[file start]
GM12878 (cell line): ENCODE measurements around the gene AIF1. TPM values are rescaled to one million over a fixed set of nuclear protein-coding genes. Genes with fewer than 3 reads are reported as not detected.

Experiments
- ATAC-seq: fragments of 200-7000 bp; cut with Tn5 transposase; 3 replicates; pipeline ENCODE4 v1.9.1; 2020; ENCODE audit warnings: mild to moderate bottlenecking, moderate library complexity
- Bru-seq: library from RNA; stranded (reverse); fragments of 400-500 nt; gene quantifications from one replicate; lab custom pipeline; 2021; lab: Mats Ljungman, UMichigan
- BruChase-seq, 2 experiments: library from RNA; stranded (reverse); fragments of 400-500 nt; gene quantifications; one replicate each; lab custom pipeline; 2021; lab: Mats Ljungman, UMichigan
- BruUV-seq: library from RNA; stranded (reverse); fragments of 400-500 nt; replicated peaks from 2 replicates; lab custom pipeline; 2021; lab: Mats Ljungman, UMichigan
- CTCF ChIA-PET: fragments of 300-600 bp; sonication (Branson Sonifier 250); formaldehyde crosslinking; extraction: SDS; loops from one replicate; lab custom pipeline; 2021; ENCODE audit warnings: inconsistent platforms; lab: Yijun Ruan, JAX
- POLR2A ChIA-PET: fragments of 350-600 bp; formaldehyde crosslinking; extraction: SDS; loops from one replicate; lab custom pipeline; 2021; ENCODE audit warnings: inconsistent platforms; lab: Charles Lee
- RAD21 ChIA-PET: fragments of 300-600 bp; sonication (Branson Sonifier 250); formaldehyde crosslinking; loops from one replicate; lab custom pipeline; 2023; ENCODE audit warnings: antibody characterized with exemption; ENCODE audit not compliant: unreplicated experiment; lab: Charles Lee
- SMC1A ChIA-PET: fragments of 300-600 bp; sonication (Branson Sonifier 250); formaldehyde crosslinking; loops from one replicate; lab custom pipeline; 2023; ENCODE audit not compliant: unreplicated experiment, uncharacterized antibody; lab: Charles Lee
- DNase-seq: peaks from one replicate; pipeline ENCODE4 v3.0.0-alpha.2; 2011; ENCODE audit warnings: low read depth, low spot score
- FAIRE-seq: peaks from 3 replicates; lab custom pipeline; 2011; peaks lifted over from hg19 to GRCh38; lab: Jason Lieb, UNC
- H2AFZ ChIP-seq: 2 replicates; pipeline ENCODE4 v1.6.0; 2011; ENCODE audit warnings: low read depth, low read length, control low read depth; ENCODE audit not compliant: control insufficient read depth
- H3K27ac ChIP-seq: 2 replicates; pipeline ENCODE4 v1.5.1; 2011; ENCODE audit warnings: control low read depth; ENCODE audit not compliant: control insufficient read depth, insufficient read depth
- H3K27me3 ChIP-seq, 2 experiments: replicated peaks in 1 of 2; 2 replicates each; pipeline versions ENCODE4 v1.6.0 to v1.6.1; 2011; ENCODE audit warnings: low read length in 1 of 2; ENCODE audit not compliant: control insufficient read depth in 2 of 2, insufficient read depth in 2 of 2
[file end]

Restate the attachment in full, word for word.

GM12878 (cell line): ENCODE measurements around the gene AIF1. TPM values are rescaled to one million over a fixed set of nuclear protein-coding genes. Genes with fewer than 3 reads are reported as not detected.

Experiments
- ATAC-seq: fragments of 200-7000 bp; cut with Tn5 transposase; 3 replicates; pipeline ENCODE4 v1.9.1; 2020; ENCODE audit warnings: mild to moderate bottlenecking, moderate library complexity
- Bru-seq: library from RNA; stranded (reverse); fragments of 400-500 nt; gene quantifications from one replicate; lab custom pipeline; 2021; lab: Mats Ljungman, UMichigan
- BruChase-seq, 2 experiments: library from RNA; stranded (reverse); fragments of 400-500 nt; gene quantifications; one replicate each; lab custom pipeline; 2021; lab: Mats Ljungman, UMichigan
- BruUV-seq: library from RNA; stranded (reverse); fragments of 400-500 nt; replicated peaks from 2 replicates; lab custom pipeline; 2021; lab: Mats Ljungman, UMichigan
- CTCF ChIA-PET: fragments of 300-600 bp; sonication (Branson Sonifier 250); formaldehyde crosslinking; extraction: SDS; loops from one replicate; lab custom pipeline; 2021; ENCODE audit warnings: inconsistent platforms; lab: Yijun Ruan, JAX
- POLR2A ChIA-PET: fragments of 350-600 bp; formaldehyde crosslinking; extraction: SDS; loops from one replicate; lab custom pipeline; 2021; ENCODE audit warnings: inconsistent platforms; lab: Charles Lee
- RAD21 ChIA-PET: fragments of 300-600 bp; sonication (Branson Sonifier 250); formaldehyde crosslinking; loops from one replicate; lab custom pipeline; 2023; ENCODE audit warnings: antibody characterized with exemption; ENCODE audit not compliant: unreplicated experiment; lab: Charles Lee
- SMC1A ChIA-PET: fragments of 300-600 bp; sonication (Branson Sonifier 250); formaldehyde crosslinking; loops from one replicate; lab custom pipeline; 2023; ENCODE audit not compliant: unreplicated experiment, uncharacterized antibody; lab: Charles Lee
- DNase-seq: peaks from one replicate; pipeline ENCODE4 v3.0.0-alpha.2; 2011; ENCODE audit warnings: low read depth, low spot score
- FAIRE-seq: peaks from 3 replicates; lab custom pipeline; 2011; peaks lifted over from hg19 to GRCh38; lab: Jason Lieb, UNC
- H2AFZ ChIP-seq: 2 replicates; pipeline ENCODE4 v1.6.0; 2011; ENCODE audit warnings: low read depth, low read length, control low read depth; ENCODE audit not compliant: control insufficient read depth
- H3K27ac ChIP-seq: 2 replicates; pipeline ENCODE4 v1.5.1; 2011; ENCODE audit warnings: control low read depth; ENCODE audit not compliant: control insufficient read depth, insufficient read depth
- H3K27me3 ChIP-seq, 2 experiments: replicated peaks in 1 of 2; 2 replicates each; pipeline versions ENCODE4 v1.6.0 to v1.6.1; 2011; ENCODE audit warnings: low read length in 1 of 2; ENCODE audit not compliant: control insufficient read depth in 2 of 2, insufficient read depth in 2 of 2